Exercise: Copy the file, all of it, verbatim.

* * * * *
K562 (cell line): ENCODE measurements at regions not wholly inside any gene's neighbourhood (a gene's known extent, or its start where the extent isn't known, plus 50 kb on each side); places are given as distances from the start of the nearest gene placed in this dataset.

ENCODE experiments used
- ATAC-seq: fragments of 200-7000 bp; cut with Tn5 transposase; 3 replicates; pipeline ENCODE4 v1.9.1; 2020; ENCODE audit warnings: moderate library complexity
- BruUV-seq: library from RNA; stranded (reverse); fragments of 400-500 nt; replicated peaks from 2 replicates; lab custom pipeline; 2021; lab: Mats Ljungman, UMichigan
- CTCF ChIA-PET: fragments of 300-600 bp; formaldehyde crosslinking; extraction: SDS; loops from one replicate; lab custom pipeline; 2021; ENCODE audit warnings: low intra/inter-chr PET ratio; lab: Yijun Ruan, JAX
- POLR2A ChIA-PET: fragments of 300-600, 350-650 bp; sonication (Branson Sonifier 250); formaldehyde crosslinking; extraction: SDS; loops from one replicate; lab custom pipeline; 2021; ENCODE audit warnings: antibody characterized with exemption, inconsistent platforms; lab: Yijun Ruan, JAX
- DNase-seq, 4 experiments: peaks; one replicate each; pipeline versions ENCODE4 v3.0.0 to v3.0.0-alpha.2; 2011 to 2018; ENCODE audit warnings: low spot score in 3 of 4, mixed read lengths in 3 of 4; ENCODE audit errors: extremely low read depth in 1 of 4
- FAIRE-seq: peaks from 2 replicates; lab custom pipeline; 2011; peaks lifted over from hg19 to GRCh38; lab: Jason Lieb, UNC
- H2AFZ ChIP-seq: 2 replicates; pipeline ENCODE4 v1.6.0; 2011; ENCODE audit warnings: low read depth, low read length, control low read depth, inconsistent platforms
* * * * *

K562 (cell line): ENCODE measurements at regions not wholly inside any gene's neighbourhood (a gene's known extent, or its start where the extent isn't known, plus 50 kb on each side); places are given as distances from the start of the nearest gene placed in this dataset.

ENCODE experiments used
- ATAC-seq: fragments of 200-7000 bp; cut with Tn5 transposase; 3 replicates; pipeline ENCODE4 v1.9.1; 2020; ENCODE audit warnings: moderate library complexity
- BruUV-seq: library from RNA; stranded (reverse); fragments of 400-500 nt; replicated peaks from 2 replicates; lab custom pipeline; 2021; lab: Mats Ljungman, UMichigan
- CTCF ChIA-PET: fragments of 300-600 bp; formaldehyde crosslinking; extraction: SDS; loops from one replicate; lab custom pipeline; 2021; ENCODE audit warnings: low intra/inter-chr PET ratio; lab: Yijun Ruan, JAX
- POLR2A ChIA-PET: fragments of 300-600, 350-650 bp; sonication (Branson Sonifier 250); formaldehyde crosslinking; extraction: SDS; loops from one replicate; lab custom pipeline; 2021; ENCODE audit warnings: antibody characterized with exemption, inconsistent platforms; lab: Yijun Ruan, JAX
- DNase-seq, 4 experiments: peaks; one replicate each; pipeline versions ENCODE4 v3.0.0 to v3.0.0-alpha.2; 2011 to 2018; ENCODE audit warnings: low spot score in 3 of 4, mixed read lengths in 3 of 4; ENCODE audit errors: extremely low read depth in 1 of 4
- FAIRE-seq: peaks from 2 replicates; lab custom pipeline; 2011; peaks lifted over from hg19 to GRCh38; lab: Jason Lieb, UNC
- H2AFZ ChIP-seq: 2 replicates; pipeline ENCODE4 v1.6.0; 2011; ENCODE audit warnings: low read depth, low read length, control low read depth, inconsistent platforms